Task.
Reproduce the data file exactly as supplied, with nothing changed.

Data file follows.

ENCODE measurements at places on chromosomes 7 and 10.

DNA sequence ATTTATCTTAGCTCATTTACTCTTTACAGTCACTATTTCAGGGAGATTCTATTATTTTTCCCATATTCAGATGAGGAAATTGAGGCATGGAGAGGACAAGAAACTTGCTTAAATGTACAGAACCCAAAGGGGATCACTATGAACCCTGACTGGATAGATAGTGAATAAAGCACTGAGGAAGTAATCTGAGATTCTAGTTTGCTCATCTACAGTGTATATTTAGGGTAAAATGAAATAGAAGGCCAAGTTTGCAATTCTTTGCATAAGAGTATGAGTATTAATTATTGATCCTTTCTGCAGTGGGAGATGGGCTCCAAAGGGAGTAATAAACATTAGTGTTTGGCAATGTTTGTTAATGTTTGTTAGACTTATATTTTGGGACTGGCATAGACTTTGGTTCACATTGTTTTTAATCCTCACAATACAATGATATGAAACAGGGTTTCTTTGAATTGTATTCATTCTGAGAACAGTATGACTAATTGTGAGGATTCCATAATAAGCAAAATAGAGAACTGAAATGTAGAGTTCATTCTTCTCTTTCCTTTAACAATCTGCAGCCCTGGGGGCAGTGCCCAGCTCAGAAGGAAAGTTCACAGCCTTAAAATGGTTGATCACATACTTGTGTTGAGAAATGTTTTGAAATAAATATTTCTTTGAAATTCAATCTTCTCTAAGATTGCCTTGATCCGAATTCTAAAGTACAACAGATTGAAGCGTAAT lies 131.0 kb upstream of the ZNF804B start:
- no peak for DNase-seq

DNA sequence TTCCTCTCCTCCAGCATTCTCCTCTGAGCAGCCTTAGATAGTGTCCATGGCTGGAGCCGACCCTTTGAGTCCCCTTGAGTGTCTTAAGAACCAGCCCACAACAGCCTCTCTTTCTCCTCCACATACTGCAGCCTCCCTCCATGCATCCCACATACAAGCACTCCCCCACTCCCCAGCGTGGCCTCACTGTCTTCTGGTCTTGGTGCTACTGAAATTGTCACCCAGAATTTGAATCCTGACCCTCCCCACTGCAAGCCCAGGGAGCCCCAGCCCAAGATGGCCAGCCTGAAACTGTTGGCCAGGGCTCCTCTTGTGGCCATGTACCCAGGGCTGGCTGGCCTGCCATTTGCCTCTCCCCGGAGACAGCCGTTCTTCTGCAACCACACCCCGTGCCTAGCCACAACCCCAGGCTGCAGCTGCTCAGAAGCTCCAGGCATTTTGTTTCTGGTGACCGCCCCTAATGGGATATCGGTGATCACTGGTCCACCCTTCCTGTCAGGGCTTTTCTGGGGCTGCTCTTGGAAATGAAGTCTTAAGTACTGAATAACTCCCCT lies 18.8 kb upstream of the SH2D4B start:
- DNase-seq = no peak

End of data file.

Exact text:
ENCODE measurements at places on chromosomes 7 and 10.

DNA sequence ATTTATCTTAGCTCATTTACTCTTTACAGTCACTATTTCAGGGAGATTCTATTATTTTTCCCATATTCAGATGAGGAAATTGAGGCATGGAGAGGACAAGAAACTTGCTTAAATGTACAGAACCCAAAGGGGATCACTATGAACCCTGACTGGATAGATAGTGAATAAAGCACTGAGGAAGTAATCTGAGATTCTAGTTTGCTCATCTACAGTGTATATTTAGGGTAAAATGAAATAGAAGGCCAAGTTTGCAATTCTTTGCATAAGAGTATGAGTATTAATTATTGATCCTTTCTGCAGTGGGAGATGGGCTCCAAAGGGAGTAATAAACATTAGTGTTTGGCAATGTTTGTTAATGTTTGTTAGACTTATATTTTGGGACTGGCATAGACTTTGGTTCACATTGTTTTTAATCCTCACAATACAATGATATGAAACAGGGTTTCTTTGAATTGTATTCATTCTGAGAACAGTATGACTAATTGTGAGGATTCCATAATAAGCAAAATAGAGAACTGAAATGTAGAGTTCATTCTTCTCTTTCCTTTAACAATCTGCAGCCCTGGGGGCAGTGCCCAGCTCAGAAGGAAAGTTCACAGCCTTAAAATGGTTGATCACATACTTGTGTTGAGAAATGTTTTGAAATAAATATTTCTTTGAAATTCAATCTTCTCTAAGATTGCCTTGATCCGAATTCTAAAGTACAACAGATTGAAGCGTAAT lies 131.0 kb upstream of the ZNF804B start:
- no peak for DNase-seq

DNA sequence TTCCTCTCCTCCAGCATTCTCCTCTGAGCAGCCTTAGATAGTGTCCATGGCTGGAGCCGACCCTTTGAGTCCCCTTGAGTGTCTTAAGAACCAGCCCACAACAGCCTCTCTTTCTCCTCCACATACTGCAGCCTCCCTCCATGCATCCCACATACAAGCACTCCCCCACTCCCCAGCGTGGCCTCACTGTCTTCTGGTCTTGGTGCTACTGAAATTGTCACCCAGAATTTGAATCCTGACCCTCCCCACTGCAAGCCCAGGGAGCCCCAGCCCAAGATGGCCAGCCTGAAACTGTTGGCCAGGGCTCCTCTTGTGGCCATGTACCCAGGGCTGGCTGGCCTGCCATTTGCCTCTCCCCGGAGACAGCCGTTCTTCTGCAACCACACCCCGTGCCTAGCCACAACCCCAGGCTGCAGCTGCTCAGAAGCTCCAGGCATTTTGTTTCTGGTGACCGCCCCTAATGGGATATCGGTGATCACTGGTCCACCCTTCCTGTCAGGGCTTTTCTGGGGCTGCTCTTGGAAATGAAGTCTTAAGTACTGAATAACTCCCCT lies 18.8 kb upstream of the SH2D4B start:
- DNase-seq = no peak